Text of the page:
Data Notes

The U.S. R&D data presented here are derived by adding up the R&D performance for all sectors of the economy for which it can be reasonably estimated. Data from surveys that reference fiscal years (Survey of R&D Expenditures at Universities and Colleges and Survey of Federal Funds for R&D) are converted to a calendar year basis for the purpose of producing national R&D estimates. Preliminary estimates for 2005 and 2006 were derived for each data series using the following information or techniques:

  • Federal intramural R&D, R&D performed by FFRDCs, and federally funded R&D performed by industry and nonprofit institutions were estimated using preliminary data reported by federal agencies on the FY 2004 Survey of Federal Funds for R&D, data from the federal R&D budget, and forecast economic growth rates.

  • Industrial R&D funded by nonfederal sources was estimated using preliminary data reported by companies on the 2005 Survey of Industrial R&D.

  • University and college R&D was estimated using time-series forecasting techniques (log damped trend exponential smoothing models).

  • Nonprofit R&D funded by nonfederal sources was estimated using models based on the R&D trends of other sectors of the economy and historical data from the Survey of R&D Funding & Performance by Nonprofit Organizations.

The full set of detailed statistical tables from this survey will be available in the report, National Patterns of Research and Development Resources: 2006, at http://www.nsf.gov/statistics/natlpatterns/. For further information contact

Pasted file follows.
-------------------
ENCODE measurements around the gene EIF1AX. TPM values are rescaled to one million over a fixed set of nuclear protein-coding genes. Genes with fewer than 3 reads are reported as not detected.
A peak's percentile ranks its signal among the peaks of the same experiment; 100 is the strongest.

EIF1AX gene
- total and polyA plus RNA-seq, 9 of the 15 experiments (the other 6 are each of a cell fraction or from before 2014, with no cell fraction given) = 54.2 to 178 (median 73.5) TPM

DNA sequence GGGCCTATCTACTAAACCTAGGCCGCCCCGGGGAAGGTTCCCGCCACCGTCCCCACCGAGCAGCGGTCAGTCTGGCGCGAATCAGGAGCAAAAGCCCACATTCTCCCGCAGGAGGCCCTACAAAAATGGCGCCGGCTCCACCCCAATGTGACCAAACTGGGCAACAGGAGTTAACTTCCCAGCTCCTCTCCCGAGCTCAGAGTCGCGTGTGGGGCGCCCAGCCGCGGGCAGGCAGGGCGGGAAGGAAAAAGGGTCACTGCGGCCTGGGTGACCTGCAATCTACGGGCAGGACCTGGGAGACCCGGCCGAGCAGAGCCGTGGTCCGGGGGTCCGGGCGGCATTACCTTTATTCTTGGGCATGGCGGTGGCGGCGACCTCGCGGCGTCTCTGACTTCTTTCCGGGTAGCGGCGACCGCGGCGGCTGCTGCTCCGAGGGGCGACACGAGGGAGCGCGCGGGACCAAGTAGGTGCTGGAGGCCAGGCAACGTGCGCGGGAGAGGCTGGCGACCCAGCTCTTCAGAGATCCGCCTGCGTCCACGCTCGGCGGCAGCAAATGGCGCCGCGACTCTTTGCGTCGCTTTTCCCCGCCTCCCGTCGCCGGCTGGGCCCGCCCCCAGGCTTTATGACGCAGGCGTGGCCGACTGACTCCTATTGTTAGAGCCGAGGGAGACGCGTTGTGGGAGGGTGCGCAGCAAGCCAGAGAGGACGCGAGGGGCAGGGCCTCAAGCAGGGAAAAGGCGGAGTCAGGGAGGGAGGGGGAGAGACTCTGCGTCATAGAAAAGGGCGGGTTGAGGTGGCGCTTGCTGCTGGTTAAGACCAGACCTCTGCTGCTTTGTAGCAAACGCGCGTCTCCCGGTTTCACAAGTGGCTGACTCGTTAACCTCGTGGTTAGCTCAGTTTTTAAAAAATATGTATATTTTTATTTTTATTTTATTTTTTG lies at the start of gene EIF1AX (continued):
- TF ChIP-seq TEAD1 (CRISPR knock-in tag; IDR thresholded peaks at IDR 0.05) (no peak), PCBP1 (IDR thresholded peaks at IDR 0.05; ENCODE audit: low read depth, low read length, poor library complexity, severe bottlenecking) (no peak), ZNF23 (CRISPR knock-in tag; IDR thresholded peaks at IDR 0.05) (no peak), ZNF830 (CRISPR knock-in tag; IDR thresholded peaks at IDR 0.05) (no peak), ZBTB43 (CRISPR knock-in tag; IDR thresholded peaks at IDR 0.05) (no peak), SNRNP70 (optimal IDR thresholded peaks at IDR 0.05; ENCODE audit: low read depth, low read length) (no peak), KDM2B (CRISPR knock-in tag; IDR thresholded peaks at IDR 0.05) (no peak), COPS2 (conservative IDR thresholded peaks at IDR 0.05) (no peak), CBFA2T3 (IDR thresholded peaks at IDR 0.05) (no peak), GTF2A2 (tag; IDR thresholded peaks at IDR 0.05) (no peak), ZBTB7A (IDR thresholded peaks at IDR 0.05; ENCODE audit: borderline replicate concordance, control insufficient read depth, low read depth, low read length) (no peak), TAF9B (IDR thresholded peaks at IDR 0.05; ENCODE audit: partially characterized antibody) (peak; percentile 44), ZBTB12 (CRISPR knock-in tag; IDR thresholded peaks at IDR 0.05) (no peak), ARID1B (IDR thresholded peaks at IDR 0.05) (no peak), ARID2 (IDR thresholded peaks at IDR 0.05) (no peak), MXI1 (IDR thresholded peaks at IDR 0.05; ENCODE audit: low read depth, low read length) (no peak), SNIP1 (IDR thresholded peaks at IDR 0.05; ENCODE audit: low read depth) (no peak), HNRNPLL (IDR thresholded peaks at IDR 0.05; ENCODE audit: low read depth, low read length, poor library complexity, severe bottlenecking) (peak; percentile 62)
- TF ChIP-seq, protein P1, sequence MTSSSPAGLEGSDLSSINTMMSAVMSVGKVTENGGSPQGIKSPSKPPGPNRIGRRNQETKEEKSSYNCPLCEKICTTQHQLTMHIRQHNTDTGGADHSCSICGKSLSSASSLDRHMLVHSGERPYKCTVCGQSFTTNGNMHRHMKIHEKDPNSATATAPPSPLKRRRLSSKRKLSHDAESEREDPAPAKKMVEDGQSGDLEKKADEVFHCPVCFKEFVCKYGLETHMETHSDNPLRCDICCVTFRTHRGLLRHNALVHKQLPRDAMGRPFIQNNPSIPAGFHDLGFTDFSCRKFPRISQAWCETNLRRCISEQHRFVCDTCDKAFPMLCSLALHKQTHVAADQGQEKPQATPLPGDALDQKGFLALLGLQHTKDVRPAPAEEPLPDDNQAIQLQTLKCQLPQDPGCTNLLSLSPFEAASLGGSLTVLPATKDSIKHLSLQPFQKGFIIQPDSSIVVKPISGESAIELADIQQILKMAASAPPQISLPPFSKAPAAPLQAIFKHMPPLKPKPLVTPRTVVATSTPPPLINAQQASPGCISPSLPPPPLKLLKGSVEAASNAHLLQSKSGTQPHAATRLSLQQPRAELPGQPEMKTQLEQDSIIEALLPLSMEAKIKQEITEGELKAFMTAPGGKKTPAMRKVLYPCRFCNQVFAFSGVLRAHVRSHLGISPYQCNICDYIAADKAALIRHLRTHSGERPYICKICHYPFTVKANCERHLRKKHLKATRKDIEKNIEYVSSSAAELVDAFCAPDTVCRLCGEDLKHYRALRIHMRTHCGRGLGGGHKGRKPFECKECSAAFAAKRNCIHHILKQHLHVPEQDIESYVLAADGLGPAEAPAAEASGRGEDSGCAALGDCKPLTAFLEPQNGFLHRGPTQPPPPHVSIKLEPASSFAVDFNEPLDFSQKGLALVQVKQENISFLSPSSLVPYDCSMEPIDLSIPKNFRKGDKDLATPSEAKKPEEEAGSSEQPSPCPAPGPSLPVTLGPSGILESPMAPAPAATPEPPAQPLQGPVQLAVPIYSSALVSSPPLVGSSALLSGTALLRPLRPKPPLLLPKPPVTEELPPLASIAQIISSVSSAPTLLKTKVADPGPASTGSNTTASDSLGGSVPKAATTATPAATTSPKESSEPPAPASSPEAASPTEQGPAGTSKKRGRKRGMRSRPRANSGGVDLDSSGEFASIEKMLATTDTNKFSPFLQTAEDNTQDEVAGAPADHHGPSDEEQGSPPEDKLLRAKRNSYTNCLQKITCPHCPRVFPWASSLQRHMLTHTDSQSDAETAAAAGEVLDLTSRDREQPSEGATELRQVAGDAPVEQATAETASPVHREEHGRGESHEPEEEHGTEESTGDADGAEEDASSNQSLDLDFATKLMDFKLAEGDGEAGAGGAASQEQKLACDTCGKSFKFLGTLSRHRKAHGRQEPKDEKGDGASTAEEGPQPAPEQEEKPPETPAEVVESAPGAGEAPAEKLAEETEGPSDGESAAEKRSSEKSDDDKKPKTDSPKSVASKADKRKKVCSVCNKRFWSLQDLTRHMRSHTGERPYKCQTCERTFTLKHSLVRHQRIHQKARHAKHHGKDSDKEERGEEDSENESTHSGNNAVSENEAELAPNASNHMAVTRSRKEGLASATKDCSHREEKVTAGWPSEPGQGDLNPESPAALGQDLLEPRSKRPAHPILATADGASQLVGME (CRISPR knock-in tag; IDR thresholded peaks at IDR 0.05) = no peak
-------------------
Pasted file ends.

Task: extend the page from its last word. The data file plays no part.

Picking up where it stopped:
Brandon Shackelford
Research and Development Statistics Program
Division of Science Resources Statistics
National Science Foundation
4201 Wilson Boulevard, Suite 965
Arlington, VA 22230
703-292-4685
bshackel@nsf.gov

 

References

National Research Council. 2005. Measuring Research and Development Expenditures in the U.S. Economy. Panel on Research and Development Statistics at the National Science Foundation, Committee on National Statistics, Division of Behavioral and Social Sciences and Education. Washington, DC: The National Academies Press.

National Science Foundation, Division of Science Resources Statistics. 2005. National Patterns of R&D Resources: 2003. NSF 05-308. Brandon Shackelford, project officer. Arlington, VA.

Footnotes

[1]  The sources of data for sector-specific R&D performance are the following NSF surveys: Survey of Industrial R&D, Survey of R&D Expenditures at Universities and Colleges, Survey of Federal Funds for R&D, and Survey of R&D Funding & Performance by Nonprofit Organizations.

[2]  FFRDCs are R&D-performing organizations that are exclusively or substantially financed by the federal government either to meet particular R&D objectives or, in some instances, to provide major facilities at universities for research and associated training purposes. Each FFRDC is administered either by an industrial firm, a university, or a nonprofit institution.


National Science Foundation, Division of Science Resources Statistics
U.S. R&D Increased 6.0% in 2006 According to NSF Projections
Arlington, VA (NSF 07-317) [April 2007]